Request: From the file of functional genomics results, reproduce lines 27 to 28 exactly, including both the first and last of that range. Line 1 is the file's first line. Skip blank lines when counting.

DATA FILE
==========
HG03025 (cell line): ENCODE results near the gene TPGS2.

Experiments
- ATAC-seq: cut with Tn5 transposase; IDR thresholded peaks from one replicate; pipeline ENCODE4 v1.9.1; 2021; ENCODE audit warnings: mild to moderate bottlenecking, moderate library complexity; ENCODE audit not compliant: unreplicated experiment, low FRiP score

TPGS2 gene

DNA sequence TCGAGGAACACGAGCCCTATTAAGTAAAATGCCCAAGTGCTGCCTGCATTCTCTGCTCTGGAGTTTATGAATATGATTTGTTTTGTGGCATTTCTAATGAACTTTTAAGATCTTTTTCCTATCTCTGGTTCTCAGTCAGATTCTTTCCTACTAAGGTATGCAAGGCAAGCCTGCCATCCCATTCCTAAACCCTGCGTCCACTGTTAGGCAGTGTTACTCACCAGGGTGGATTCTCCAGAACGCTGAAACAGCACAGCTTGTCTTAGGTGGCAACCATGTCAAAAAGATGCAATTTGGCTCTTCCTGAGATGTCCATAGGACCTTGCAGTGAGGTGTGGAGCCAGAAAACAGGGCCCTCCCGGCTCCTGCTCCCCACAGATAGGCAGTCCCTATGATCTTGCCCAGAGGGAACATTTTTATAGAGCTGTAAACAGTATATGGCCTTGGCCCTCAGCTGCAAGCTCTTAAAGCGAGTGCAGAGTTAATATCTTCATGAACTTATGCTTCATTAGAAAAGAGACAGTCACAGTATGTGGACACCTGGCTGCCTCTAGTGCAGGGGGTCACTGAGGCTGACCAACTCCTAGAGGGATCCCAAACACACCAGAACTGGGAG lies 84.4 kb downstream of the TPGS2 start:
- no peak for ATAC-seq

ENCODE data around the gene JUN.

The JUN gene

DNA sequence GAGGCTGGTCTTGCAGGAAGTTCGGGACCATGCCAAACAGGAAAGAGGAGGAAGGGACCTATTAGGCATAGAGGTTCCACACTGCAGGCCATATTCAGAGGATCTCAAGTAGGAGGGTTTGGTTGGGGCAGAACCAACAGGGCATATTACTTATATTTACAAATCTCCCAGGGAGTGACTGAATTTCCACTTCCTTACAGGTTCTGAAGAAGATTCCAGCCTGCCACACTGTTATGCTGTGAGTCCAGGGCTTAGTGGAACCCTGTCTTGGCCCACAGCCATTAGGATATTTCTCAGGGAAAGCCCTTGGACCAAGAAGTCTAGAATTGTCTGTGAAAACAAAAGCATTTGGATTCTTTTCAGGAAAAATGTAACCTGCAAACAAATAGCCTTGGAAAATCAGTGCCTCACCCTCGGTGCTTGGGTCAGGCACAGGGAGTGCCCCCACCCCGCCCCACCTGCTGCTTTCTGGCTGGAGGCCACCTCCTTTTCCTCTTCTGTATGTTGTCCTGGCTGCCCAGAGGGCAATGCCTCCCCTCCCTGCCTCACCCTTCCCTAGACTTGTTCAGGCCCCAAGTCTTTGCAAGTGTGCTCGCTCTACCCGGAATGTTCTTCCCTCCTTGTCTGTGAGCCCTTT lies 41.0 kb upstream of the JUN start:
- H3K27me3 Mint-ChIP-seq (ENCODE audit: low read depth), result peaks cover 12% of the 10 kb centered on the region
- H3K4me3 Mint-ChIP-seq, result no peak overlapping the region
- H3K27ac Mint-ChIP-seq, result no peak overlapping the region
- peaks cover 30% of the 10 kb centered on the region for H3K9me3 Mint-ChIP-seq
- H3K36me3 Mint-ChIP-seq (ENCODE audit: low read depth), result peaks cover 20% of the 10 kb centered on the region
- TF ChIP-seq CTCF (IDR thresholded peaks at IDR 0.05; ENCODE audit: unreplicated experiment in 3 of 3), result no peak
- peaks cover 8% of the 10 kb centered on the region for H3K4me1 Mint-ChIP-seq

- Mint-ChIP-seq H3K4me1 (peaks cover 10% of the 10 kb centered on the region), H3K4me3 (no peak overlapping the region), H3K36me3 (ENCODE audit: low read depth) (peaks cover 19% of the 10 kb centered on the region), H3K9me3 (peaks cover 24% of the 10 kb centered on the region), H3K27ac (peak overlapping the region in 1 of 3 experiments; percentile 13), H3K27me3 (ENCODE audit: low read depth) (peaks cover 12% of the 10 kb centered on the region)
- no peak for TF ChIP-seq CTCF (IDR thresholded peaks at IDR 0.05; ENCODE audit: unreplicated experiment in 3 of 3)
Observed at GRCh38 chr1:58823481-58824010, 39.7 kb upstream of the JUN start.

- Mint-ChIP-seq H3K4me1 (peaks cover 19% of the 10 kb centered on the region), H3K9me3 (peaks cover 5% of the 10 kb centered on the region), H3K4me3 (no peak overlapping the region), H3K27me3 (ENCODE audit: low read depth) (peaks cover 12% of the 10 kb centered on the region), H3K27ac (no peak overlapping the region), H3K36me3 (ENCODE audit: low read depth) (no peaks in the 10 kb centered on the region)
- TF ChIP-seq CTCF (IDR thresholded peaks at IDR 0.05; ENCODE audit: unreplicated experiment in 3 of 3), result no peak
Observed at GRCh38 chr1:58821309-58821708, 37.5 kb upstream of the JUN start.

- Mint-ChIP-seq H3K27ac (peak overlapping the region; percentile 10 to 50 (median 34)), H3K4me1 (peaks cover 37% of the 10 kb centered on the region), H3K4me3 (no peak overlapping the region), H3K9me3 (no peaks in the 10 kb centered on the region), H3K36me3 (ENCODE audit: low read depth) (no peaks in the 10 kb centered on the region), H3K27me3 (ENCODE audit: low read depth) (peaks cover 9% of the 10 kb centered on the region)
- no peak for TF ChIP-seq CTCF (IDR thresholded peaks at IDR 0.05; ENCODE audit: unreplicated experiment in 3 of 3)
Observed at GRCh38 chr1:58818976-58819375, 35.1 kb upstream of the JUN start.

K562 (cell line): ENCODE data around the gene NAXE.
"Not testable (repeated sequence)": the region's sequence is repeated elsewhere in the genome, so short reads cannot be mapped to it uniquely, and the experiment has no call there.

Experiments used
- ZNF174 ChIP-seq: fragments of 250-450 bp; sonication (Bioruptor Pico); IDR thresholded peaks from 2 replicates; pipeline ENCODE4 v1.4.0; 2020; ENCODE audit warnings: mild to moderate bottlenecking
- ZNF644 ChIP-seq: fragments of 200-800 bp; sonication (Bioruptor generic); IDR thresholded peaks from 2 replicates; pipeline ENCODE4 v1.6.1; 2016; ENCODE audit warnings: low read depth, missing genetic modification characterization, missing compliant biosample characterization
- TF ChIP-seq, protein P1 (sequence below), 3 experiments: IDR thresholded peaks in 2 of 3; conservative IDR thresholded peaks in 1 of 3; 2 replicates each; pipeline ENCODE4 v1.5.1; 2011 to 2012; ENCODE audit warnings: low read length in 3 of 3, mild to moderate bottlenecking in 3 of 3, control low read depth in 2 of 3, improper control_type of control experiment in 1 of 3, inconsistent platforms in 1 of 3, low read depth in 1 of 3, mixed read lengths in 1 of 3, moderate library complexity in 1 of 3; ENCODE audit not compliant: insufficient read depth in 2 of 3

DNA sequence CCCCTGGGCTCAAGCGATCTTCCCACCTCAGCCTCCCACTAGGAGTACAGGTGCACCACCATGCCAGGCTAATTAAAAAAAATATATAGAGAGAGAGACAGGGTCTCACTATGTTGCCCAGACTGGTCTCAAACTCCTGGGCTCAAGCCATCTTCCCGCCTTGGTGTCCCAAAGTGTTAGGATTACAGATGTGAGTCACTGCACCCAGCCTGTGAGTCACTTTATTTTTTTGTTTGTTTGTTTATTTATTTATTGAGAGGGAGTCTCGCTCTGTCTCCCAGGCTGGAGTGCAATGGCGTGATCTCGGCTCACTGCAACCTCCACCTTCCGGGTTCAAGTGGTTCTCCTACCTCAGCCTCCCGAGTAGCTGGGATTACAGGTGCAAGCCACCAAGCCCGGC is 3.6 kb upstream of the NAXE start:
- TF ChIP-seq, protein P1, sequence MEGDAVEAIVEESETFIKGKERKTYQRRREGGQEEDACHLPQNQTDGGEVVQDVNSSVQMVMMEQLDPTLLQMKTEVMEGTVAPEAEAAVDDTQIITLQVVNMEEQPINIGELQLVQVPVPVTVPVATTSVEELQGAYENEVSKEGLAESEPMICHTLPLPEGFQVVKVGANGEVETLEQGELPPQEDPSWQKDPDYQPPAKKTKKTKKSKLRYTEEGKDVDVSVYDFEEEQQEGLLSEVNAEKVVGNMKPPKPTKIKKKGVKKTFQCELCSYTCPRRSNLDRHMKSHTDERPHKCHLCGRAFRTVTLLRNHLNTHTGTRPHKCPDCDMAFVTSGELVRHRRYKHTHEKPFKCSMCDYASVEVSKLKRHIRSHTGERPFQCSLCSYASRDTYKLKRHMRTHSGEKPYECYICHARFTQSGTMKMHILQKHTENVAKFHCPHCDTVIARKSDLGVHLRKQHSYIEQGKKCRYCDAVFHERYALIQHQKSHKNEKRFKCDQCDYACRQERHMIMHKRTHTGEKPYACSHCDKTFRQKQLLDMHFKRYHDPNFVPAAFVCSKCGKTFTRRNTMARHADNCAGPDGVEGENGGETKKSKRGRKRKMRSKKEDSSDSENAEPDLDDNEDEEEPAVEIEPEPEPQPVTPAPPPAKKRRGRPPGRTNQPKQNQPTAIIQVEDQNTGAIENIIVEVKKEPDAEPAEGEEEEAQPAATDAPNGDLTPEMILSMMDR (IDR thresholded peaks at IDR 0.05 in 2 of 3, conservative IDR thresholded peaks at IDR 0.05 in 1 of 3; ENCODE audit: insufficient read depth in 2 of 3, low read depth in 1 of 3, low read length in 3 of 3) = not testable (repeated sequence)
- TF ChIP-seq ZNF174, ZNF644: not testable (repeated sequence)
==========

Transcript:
"Not testable (repeated sequence)": the region's sequence is repeated elsewhere in the genome, so short reads cannot be mapped to it uniquely, and the experiment has no call there.

Experiments used